Mary, Did You Know? Uh, Yeah. She Did.

December 18, 2018

 

Please know that "Mary, Did you Know?" is one of my favorite Christmas songs. And while I am poking fun at it a bit, I do think it has some good points.

 

While Mary knew some things I am sure she didn't know everything. I am certain that there were many surprises as she mothered Jesus. I wouldn't mind trying to mother a perfect child, but I think it's possible she often felt puzzled at what she was supposed to offer this unusual little person. She was young, I think she was probably in her late teens, and I know that if I was her I would have resolutely avoided thinking about what the future would hold for my tiny, precious child.

 

Another point in favor of the song, it seems pretty rhetorical. It's not like she can actually answer the question, after all.

 

So, how do we know what Mary knew? Well, she told us.

 

(Here's the song, in case you have no idea what I'm talking about. This is my favorite rendition. Please note there is probably going to be an ad before you watch it.)

 

Everyone loves Luke chapter 2. I think it's the chapter that most churches choose to read during their Christmas services, and that's great. Today, let's look at Luke chapter 1.

 

The chapter opens with Luke telling us that while many people have written this down, he is going to do it as well. Since his account was chosen by the early church, with the guidance of the Holy Spirit, to be part of the canon we know that it is 100% accurate.

 

Next, we see the account of the conception of John the Baptist. John was a key player. He was the forerunner of Christ. His birth was momentous and preceded the birth of Christ by approximately six months. When Elizabeth was about six months along with John, Mary came to her. John was the first person to recognize the presence of Christ. He alerted his mother by leaping within her womb. Later, John baptizes Christ in the Jordan and is witness to the presence of the Trinity.

 

In Luke chapter one, Mary hears from the angel Gabriel. He tells her that even though she is a virgin she will conceive and bear a child, and that this child will be the promised Messiah. The fact that she is a virgin is key, it fulfills the prophecy found in Isaiah and tells us that this birth is divine.

 

Mary agrees to fulfill the Word of God, and the angel departs.

 

What then? Luke tells us that Mary "made haste" and went into the hill country to be with her cousin, Elizabeth. Perhaps she was sent away until everything was sorted out. Maybe her parents were worried that Joseph wouldn't understand, or that the neighbors would try to have her stoned. At any rate, Mary spent three months with her cousin. Not just any cousin, but a woman who was older, perhaps wiser, and very devout.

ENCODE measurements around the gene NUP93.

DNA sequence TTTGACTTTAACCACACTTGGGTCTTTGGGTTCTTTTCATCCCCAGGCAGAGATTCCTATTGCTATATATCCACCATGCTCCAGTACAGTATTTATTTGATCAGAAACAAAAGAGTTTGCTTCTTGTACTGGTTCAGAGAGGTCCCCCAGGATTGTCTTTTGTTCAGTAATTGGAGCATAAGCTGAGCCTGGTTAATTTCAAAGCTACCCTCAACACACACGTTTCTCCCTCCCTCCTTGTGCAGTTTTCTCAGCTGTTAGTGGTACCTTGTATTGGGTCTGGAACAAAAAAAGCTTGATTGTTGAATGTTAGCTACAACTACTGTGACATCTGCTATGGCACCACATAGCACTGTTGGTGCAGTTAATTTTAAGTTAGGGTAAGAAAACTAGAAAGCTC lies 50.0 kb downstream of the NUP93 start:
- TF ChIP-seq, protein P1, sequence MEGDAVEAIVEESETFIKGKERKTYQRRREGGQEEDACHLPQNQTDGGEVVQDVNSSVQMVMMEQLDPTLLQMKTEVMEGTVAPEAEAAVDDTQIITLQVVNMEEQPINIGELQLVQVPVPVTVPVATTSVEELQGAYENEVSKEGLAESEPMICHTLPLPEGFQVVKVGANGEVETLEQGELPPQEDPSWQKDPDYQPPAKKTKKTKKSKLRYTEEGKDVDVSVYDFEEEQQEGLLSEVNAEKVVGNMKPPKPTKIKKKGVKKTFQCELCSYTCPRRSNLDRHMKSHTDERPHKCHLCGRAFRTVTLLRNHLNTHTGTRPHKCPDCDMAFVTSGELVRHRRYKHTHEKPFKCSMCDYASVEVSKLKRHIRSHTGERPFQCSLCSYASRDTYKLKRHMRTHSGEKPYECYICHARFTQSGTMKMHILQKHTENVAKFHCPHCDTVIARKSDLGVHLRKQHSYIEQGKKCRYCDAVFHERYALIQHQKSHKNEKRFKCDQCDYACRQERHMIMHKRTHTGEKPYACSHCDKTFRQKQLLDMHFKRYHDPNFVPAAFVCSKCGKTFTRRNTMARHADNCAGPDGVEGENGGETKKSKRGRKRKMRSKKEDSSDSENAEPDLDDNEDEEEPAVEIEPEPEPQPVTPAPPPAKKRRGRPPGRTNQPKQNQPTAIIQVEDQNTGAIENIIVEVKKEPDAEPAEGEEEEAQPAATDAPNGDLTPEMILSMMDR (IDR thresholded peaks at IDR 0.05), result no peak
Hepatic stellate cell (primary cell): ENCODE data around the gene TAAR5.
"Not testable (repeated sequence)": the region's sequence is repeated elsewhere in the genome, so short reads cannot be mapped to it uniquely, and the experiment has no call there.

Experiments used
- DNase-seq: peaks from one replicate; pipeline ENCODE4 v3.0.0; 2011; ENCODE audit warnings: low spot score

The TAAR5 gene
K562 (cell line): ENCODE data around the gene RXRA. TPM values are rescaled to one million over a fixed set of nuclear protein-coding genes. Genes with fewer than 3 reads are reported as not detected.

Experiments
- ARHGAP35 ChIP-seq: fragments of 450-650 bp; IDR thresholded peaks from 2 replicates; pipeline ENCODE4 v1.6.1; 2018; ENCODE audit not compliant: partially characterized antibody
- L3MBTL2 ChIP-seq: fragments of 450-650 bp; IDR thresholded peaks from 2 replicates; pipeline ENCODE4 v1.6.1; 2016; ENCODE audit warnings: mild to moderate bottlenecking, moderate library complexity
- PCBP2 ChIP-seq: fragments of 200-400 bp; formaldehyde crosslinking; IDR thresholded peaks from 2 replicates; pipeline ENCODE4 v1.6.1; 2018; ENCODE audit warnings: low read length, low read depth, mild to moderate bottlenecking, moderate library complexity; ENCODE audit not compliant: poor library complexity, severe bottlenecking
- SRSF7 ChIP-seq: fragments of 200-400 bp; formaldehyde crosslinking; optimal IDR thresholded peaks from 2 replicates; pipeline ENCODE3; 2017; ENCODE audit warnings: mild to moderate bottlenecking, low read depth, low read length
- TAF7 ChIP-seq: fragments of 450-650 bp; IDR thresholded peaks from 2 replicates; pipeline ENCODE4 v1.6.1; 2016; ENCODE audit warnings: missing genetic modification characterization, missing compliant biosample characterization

Elizabeth hadn't had any children until she became pregnant with John the Baptist. Her husband was a priest. I am sure she had plenty of time to sit with Mary and mentor her. I don't know if Mary was worried about how her cousin would receive her, but Elizabeth knew immediately what had happened and welcomed her.

 

Mary clearly knew that she was giving birth to the Savior of the world. Not only did the angel tell her, but Elizabeth did as well. Elizabeth's greeting confirms the angel's message. She also tells us in verse 45 that Mary believed that the angel's word, and the words of the prophets, would be fulfilled.

 

Now comes Mary's section. Luke 1:46-55.

 

 

The image here is "Madonna Litta," commonly thought to be painted by Leonardo DaVinci. Yes, Mary breastfed. Stop making it weird.

 

Mary is rejoicing that God has chosen her, and she is humbled by His attention. In fact, she is so respectful that she doesn't even dare to use God's name but instead refers to Him as "my Savior" and "He who is mighty."

 

Mary knows that all generations will call her blessed, because she was chosen to carry and raise the Messiah who would save the world. She recognizes God, her Savior, as Someone who is both merciful and strong. She sees Him as someone who takes pity on the poor and isn't swayed by the power of the rich. She knows that Israel is the servant of God and that God is watching out for the nation, even though things may have looked bleak under Roman rule. She refers back to the promises made to the patriarchs, especially Abraham, and she knows God will be with them forever.

 

That's a lot of theology for a teenager.

 

Can you almost hear her saying this? She meets an angel, becomes pregnant, and is hustled about 100 miles away from her home to stay with her cousin Elizabeth. The whole time, this song is bursting within her. She certainly isn't visibly pregnant at this stage, maybe she felt queasy or maybe she was fit as a fiddle. Either way, it's almost as though she had to wait to give voice to the song within her until she came to her cousin.

 

Mary knew. She knew! She knew she was carrying the promised Messiah, she knew He was coming to save the world (or at least Israel) and she knew that God was her Savior.

 

We know that, too. In fact, we know a great deal more than Mary did at this time because we have access to the entire story.

 

This Christmas season, use the knowledge that God has given us to lead others to Him. Mary could hardly wait to give voice to her praise and wonder.

 

What's stopping us?

 

Changing Lives Together

 

 

Sarah M. Bowen

Executive Director

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